Wednesday, October 20, 2010

David Malpass, WSJ & CNBC

David Malpass, the economist and former Deputy Assistant Treasury Secretary, wrote an excellent editorial in yesterday's Wall Street Journal entitled How the Fed Is Holding Back Recovery.

Malpass contends that Bernanke's easy money, low-interest rate policy is destroying US jobs and causing significant, difficult-to-reverse shifts in the US economy.

Specifically, he wrote,

"Corporate and government jobs are faring better than small business jobs, another major structural change that Fed purchases will exacerbate by channeling cheap credit to big entities.

Jobs are moving to Asia as Washington's weak-dollar policy causes trillions of dollars to move abroad to protect against the risk of U.S. inflation and dollar debasement. Investors put their money into foreign factories, mines and workers, creating a boom there. They avoid long-term job-creating investments here, instead buying short-term IOUs from our government.

The damage is substantial. Near-zero interest rates are hammering savers, while transferring hundreds of billions of dollars annually to bond issuers- mostly governments, banks and bigger corporations. The weaker dollar is pushing risk capital away from this country and toward Asia and emerging markets."

No longer a candidate for the US Senate, from New York, Malpass is once again appearing on CNBC, and he did so yesterday in support of his Journal piece. As usual, he articulately advanced his theses.

The comedy, to be charitable, came when the co-anchor introduced CNBC's senior economic idiot Steve Liesman to debate Malpass' recent editorial.

It would be different if the network had retained the services of, say, Alan Reynolds, Greg Mankiew, Joseph Stiglitz or some other well-known and -respected economist for these sorts of discussions. Even hiring a lesser-known economist who at least has a PhD, has published some relevant macroeconomic research, and perhaps worked at the Fed, Treasury or for a major corporation or economic consultant would make sense.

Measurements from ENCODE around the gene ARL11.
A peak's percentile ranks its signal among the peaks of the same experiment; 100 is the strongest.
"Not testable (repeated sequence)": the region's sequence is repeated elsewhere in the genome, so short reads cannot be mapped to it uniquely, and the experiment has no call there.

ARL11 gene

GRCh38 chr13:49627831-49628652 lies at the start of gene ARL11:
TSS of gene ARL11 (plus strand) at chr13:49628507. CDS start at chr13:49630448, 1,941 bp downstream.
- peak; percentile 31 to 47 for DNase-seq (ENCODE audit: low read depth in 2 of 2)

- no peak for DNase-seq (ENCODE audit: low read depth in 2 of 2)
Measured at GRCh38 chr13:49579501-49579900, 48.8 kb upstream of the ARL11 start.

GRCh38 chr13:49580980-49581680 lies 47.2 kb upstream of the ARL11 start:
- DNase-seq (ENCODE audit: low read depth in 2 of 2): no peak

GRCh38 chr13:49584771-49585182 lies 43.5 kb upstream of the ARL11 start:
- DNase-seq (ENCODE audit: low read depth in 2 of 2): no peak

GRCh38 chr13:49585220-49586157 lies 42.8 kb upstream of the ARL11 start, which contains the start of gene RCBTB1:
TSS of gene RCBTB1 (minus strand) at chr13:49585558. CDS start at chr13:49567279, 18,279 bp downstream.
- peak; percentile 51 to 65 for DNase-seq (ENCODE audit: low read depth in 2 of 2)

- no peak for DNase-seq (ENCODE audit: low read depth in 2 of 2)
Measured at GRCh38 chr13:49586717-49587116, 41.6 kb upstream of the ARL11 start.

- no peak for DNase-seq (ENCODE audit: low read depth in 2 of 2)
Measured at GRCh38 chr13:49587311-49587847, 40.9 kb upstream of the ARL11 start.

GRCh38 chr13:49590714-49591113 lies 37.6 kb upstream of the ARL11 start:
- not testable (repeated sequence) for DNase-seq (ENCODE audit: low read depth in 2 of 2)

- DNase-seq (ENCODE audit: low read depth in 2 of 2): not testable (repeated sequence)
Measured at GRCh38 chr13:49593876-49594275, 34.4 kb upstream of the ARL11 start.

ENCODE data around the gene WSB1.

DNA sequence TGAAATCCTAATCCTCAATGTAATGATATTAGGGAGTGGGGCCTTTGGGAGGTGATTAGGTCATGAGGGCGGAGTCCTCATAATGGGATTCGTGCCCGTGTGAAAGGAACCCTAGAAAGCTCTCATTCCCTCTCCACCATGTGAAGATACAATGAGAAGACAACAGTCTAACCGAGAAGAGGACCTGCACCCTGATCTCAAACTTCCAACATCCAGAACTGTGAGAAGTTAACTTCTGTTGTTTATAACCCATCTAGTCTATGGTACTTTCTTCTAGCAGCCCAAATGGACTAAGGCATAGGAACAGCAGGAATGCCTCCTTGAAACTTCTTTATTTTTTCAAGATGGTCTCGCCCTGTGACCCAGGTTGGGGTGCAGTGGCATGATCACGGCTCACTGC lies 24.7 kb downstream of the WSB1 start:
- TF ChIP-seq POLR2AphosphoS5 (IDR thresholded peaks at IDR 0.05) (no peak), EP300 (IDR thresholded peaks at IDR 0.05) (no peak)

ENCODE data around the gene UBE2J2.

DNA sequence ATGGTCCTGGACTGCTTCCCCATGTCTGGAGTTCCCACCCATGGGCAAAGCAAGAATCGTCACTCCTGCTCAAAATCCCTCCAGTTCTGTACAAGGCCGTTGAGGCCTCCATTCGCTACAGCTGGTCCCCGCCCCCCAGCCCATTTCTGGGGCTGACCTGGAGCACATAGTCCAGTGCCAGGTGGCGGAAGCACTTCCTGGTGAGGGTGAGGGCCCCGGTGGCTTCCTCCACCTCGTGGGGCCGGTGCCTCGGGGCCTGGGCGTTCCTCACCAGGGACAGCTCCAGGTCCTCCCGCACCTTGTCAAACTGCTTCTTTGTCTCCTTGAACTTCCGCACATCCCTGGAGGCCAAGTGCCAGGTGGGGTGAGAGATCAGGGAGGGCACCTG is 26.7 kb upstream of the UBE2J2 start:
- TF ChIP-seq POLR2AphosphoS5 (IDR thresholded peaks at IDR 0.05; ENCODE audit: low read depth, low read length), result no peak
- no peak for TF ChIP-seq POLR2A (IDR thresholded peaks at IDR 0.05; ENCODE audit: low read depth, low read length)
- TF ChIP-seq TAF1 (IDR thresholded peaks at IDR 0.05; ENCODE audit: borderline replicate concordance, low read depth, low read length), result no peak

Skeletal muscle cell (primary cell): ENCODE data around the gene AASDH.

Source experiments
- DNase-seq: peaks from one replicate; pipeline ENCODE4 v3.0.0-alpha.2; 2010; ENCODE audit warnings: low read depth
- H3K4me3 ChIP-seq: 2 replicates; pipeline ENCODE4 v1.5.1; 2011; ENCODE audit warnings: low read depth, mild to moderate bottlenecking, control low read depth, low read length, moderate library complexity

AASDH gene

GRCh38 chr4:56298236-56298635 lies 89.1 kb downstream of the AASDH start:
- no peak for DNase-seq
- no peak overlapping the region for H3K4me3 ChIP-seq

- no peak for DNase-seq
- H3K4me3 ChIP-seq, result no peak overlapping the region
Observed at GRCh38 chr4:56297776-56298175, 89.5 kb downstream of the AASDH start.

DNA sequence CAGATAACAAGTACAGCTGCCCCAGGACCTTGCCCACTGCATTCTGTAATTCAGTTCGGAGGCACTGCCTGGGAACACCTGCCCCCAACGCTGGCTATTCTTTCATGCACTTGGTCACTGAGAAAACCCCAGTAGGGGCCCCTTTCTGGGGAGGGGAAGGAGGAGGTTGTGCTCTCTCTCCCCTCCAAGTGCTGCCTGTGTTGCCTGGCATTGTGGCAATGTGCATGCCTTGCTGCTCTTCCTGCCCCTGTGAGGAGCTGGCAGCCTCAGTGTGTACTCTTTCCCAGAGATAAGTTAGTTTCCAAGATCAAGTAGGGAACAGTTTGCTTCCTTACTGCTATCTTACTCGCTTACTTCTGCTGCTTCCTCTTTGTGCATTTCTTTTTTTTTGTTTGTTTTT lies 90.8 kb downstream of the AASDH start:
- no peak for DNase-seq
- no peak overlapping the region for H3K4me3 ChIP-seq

But Liesman has no economics degree. He's a journalist with a misguided interest in economics.

Having Liesman debate Malpass would be like me, with my interest in physics and mathematics, debating some physicist with an endowed chair from MIT, CalTech or a similarly well-regarded institution. While I might be capable of understanding the physicist's remarks, and asking some questions, I would be out of my depth advancing a separate explanation for some phenomenon under discussion.

And that's pretty much how it went for Liesman. He babbled nonsensically, using a variety of terms and measures which he evidently thought mattered. The worst was when he summed up his differences with Malpass, using language to the effect that 'in his opinion,' blah blah if anyone cares what that would be.

To return to my analogy, if I were to be debating a physicist, I would probably have prepared by asking other noted, well-regarded, perhaps prize-winning physicists what they thought of my opponent's ideas. That way, I wouldn't be presuming to put my own undegreed, untested physics ideas on a par with the real physicist, but, rather, I'd be standing in for other physicists of note and representing their questions, concerns and rebuttals.

But that wasn't what Liesman did. He has been in the job with CNBC for so long that he apparently believes he's an economist, and capable of advancing his own independent economic constructs against real economists with Phds and experience in responsible, real-world positions in the field.

The longer CNBC employs Liesman in any economics-related capacity, the longer it damages its own credibility on economic matters.

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